Solar History [electronic resource] : An Introduction / by Claudio Vita-Finzi.Material type: TextSeries: SpringerBriefs in Astronomy: Publisher: Dordrecht : Springer Netherlands : Imprint: Springer, 2013Description: X, 90 p. 31 illus., 28 illus. in color. online resourceContent type: text Media type: computer Carrier type: online resourceISBN: 9789400742956Subject(s): Physics | Planetology | Atmospheric sciences | Astronomy | Astrophysics | Cosmology | Geophysics | Physics | Astronomy, Astrophysics and Cosmology | Atmospheric Sciences | Geophysics and Environmental Physics | Planetology | Física y Astronomía | Física y AstronomíaAdditional physical formats: Printed edition:: No titleDDC classification: 520 LOC classification: QB1-991QB460-466QB980-991Online resources: Texto completo
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Preface -- 1. Introduction -- 2. Origins.- 3. The young Sun.- 4. Isotopes and ice cores -- 5. Cosmogenic radiocarbon -- 6. The solar cycle.- 7. Solar rotation -- 8. Contemporary history -- 9. The Lessons of History -- Index.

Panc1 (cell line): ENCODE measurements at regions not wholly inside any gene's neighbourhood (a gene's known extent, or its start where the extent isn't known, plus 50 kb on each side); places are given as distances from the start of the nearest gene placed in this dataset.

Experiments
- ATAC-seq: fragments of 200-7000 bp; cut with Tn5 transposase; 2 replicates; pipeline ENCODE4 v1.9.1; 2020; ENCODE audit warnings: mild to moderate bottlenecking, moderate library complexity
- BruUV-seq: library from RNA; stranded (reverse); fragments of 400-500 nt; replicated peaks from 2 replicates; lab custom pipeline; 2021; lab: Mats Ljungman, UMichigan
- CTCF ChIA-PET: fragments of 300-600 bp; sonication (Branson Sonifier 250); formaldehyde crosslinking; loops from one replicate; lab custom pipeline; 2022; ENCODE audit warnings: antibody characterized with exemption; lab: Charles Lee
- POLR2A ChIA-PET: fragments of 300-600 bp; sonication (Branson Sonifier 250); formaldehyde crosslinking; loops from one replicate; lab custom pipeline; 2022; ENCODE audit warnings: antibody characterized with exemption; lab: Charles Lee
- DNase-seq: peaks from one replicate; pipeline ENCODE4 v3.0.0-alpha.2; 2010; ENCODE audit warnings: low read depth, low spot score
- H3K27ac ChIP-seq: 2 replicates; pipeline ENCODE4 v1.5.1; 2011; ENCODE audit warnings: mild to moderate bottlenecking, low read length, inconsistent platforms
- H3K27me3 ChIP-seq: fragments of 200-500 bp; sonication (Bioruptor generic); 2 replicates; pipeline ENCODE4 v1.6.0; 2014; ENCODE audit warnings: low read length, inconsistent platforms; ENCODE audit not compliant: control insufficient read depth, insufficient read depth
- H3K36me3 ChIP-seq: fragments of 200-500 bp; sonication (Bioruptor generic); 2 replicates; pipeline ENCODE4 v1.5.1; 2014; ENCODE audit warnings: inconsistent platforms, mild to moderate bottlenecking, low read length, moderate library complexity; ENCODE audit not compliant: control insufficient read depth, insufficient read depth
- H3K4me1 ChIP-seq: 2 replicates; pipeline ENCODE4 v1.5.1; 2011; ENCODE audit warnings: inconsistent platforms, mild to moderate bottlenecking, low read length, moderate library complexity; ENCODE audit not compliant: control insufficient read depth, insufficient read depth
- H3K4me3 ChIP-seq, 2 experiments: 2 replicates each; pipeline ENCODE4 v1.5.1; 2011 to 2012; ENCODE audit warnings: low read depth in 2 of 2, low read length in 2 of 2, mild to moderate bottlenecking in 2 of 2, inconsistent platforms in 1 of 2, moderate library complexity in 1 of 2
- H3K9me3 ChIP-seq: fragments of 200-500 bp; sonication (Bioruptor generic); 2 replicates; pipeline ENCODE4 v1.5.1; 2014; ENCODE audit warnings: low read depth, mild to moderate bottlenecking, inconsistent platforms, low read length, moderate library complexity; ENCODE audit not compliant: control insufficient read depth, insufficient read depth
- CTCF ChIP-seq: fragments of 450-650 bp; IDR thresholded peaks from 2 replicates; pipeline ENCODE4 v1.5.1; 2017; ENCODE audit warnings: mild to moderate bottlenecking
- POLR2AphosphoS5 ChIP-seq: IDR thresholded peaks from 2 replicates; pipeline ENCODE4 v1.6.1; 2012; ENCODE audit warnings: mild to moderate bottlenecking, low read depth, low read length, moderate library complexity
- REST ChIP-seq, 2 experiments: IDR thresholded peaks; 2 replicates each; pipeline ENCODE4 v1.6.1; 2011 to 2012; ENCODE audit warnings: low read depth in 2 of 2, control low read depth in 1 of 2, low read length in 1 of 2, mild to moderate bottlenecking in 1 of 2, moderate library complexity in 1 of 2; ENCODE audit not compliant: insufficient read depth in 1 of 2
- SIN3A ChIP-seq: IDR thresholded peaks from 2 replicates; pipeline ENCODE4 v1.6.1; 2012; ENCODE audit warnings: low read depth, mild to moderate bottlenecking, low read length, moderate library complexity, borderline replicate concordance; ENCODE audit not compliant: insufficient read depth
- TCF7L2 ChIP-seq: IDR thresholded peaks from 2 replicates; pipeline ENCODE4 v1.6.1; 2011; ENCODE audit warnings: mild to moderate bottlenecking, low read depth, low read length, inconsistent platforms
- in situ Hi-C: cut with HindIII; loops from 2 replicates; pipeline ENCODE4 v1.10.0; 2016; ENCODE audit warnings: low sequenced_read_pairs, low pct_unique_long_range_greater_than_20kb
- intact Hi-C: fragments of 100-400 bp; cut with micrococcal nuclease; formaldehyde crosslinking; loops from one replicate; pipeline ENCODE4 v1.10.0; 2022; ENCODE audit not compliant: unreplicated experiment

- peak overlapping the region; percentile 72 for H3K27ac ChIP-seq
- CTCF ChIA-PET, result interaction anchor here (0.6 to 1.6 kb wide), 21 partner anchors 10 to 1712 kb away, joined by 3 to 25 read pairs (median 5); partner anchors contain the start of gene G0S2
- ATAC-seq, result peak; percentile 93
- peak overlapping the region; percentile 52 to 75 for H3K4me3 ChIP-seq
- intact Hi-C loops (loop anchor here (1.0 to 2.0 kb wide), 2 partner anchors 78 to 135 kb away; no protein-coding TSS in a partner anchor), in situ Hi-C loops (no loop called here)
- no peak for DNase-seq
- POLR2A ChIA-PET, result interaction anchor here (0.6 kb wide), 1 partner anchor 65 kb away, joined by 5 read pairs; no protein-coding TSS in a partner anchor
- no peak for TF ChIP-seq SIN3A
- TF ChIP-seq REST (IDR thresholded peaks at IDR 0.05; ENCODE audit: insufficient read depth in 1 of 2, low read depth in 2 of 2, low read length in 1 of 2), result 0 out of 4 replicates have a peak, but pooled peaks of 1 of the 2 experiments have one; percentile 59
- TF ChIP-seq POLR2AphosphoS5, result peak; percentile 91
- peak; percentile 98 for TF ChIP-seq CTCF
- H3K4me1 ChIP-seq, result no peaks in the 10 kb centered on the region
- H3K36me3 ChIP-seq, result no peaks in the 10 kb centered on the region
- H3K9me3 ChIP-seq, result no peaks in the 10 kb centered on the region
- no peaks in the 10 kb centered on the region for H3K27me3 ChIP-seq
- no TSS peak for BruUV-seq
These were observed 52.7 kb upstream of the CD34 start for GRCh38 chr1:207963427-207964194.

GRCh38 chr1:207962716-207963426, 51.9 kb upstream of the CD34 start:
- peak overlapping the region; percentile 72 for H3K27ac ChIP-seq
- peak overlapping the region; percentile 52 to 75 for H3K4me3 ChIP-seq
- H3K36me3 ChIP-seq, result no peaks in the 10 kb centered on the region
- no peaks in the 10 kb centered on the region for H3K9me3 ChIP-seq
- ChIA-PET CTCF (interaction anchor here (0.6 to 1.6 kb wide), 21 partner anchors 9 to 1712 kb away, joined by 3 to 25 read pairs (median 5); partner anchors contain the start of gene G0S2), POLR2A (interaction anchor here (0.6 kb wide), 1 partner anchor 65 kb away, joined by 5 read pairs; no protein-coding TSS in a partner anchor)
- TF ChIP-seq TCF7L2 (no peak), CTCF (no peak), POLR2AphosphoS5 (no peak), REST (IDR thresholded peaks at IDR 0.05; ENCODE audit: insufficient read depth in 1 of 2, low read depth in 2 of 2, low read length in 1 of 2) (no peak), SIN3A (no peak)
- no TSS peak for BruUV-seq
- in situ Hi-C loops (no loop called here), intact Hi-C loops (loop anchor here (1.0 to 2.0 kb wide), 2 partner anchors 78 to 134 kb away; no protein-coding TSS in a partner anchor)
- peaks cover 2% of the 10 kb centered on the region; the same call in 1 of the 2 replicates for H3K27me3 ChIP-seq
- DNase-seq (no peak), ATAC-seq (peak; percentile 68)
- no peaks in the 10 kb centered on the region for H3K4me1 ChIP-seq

Beyond the four centuries of sunspot observation and the five decades during which artificial satellites have monitored the Sun – that is to say for 99.99999% of the Sun’s existence – our knowledge of solar history depends largely on analogy with kindred main sequence stars, on the outcome of various kinds of modelling, and on indirect measures of solar activity. They include the analysis of lunar rocks and meteorites for evidence of solar flares and other components of the solar cosmic-ray (SCR) flux, and the measurement of cosmogenic isotopes in wood, stratified ice and marine sediments to evaluate changes in the galactic cosmic-ray (GCR) flux and thus infer changes in the sheltering magnetic fields of the solar wind. In addition, shifts in the global atmospheric circulation which appear to result from cyclic fluctuations in solar irradiance have left their mark in river sediments and in the isotopic composition of cave deposits. In this volume the results these sources have already produced have been summarised, paying special attention to those that reflect processes in different parts of the Sun’s interior and that display periodicities and trends which may enable us to forecast future large-scale environmental changes.